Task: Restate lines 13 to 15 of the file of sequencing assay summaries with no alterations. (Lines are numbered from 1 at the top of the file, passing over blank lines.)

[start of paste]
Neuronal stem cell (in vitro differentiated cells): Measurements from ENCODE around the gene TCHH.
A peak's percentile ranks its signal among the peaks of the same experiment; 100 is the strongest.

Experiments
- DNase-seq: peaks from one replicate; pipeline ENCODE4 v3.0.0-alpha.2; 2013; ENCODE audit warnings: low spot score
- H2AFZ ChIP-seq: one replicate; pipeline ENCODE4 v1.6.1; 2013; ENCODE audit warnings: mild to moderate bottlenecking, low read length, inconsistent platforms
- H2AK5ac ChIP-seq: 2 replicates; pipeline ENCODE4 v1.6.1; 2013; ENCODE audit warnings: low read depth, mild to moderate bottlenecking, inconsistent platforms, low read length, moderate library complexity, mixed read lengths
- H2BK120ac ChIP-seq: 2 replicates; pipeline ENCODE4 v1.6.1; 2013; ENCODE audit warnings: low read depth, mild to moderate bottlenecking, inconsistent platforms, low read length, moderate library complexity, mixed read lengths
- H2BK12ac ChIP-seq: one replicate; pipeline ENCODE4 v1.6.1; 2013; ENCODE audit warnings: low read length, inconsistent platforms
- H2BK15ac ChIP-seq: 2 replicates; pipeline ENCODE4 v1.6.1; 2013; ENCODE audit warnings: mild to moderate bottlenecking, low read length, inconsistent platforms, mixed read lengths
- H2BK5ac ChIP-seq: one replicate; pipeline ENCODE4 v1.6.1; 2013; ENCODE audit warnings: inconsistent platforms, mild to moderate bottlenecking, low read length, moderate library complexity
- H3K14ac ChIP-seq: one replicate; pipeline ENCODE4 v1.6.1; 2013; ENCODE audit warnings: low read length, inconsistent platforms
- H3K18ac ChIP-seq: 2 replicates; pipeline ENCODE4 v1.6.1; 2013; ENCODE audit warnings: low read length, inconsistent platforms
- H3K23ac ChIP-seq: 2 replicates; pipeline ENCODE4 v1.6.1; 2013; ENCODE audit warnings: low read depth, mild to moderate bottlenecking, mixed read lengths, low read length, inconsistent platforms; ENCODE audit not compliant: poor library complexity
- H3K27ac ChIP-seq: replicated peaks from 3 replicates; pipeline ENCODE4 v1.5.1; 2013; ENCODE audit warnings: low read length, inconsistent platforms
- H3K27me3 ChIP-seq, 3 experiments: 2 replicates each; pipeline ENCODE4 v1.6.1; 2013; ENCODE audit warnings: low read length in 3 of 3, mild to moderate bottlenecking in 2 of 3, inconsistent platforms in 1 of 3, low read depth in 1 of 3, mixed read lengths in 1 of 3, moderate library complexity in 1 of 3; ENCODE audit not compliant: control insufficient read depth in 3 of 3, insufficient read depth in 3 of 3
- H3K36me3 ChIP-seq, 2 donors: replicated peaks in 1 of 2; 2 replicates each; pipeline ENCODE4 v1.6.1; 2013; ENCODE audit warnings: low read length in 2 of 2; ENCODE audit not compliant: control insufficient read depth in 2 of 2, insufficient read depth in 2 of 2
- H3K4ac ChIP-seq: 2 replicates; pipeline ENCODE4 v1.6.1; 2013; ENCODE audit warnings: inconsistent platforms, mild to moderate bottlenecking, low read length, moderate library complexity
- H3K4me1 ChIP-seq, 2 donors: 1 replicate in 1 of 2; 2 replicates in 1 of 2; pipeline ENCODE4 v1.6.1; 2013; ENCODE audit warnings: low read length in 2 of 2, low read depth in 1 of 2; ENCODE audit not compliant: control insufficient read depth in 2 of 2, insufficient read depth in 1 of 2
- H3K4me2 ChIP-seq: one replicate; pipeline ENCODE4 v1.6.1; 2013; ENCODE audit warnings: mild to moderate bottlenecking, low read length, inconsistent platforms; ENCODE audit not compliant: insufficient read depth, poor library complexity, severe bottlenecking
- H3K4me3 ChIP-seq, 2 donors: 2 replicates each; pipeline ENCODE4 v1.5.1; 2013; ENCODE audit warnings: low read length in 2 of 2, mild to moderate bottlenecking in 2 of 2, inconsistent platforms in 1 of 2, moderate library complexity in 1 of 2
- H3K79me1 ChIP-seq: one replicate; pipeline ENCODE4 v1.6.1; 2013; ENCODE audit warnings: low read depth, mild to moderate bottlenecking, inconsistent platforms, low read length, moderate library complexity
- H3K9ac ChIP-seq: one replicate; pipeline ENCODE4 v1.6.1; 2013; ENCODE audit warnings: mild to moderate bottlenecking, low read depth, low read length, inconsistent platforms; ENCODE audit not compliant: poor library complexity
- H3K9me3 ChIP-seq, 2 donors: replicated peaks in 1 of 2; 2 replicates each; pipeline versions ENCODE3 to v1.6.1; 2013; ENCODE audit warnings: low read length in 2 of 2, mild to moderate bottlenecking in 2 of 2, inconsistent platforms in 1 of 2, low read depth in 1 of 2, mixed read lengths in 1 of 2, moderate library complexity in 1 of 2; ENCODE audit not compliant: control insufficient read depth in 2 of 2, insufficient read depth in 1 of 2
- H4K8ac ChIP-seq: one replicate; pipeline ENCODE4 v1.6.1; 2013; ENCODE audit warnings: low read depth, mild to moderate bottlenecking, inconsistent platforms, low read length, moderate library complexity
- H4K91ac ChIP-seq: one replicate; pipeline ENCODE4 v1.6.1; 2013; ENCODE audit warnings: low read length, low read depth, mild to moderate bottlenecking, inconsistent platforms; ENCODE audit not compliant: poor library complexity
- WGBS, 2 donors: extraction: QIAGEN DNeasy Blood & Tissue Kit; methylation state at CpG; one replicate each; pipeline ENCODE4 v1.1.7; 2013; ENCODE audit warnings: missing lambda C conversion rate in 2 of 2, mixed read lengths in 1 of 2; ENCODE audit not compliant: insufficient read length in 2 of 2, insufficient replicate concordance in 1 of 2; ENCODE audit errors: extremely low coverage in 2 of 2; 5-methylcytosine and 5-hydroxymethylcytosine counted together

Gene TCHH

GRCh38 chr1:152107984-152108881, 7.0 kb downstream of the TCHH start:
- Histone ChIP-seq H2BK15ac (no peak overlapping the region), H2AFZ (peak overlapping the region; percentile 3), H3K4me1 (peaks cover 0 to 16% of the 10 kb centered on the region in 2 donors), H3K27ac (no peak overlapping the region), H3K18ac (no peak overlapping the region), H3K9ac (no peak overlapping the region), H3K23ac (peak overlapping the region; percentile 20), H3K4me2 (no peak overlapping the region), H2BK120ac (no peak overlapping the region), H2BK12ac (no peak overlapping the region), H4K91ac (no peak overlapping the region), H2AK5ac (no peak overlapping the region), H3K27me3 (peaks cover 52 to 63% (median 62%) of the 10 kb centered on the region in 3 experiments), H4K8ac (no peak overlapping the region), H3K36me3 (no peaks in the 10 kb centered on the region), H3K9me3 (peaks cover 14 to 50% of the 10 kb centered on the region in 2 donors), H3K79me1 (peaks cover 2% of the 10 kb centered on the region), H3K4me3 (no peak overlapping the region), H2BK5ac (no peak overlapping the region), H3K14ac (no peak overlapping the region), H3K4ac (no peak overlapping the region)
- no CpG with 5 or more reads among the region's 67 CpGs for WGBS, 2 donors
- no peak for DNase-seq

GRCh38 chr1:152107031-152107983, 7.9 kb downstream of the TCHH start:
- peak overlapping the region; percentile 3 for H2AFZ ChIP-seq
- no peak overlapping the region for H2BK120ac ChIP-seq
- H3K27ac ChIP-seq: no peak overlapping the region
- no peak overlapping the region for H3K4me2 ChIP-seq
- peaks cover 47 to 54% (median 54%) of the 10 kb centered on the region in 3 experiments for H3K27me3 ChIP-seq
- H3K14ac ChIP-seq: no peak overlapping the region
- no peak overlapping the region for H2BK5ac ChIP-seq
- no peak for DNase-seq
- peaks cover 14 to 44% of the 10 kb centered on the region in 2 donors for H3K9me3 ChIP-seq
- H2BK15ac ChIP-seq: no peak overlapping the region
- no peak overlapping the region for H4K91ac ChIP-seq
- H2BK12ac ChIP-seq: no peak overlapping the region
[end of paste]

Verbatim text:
- H3K23ac ChIP-seq: 2 replicates; pipeline ENCODE4 v1.6.1; 2013; ENCODE audit warnings: low read depth, mild to moderate bottlenecking, mixed read lengths, low read length, inconsistent platforms; ENCODE audit not compliant: poor library complexity
- H3K27ac ChIP-seq: replicated peaks from 3 replicates; pipeline ENCODE4 v1.5.1; 2013; ENCODE audit warnings: low read length, inconsistent platforms
- H3K27me3 ChIP-seq, 3 experiments: 2 replicates each; pipeline ENCODE4 v1.6.1; 2013; ENCODE audit warnings: low read length in 3 of 3, mild to moderate bottlenecking in 2 of 3, inconsistent platforms in 1 of 3, low read depth in 1 of 3, mixed read lengths in 1 of 3, moderate library complexity in 1 of 3; ENCODE audit not compliant: control insufficient read depth in 3 of 3, insufficient read depth in 3 of 3